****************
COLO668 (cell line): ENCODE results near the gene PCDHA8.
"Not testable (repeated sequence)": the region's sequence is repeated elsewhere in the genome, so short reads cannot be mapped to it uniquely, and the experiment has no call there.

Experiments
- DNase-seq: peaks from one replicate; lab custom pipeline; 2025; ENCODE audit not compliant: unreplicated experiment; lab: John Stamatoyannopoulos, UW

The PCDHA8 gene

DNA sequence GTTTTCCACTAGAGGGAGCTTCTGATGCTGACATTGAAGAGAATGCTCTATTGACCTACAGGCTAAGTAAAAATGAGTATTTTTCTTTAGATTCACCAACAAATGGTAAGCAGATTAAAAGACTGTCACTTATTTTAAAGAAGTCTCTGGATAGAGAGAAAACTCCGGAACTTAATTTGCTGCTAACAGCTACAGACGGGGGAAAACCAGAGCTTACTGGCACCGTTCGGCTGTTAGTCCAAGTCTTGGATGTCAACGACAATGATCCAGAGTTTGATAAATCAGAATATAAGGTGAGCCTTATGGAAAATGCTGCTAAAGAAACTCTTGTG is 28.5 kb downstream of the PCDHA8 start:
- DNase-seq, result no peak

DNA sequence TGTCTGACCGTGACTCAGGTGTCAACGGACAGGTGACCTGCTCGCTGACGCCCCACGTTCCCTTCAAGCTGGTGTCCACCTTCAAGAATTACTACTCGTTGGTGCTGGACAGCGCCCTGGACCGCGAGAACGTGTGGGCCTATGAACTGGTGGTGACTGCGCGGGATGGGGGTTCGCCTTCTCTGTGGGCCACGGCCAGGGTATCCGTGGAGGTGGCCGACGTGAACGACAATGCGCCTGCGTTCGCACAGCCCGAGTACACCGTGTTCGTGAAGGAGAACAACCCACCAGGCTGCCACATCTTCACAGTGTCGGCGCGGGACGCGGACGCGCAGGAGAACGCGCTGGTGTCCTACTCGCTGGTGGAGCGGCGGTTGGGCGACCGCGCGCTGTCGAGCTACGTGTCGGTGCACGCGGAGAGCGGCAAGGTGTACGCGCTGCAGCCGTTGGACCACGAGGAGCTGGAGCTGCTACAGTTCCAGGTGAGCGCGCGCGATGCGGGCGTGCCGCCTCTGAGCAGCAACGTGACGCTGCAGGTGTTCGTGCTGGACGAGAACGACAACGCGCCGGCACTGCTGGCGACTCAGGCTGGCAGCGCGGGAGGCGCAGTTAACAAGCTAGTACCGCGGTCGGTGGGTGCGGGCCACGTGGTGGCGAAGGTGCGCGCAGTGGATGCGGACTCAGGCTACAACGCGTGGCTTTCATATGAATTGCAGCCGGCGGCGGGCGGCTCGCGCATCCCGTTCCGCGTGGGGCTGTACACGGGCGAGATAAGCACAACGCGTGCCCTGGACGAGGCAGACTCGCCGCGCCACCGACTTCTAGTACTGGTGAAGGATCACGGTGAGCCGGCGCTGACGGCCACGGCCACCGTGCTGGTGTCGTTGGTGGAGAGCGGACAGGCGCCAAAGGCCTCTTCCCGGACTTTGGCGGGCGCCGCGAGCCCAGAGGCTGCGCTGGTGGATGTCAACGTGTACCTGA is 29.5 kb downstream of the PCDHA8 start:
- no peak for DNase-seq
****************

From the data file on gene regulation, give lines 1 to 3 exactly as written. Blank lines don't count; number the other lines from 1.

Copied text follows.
COLO668 (cell line): ENCODE results near the gene PCDHA8.
"Not testable (repeated sequence)": the region's sequence is repeated elsewhere in the genome, so short reads cannot be mapped to it uniquely, and the experiment has no call there.

Experiments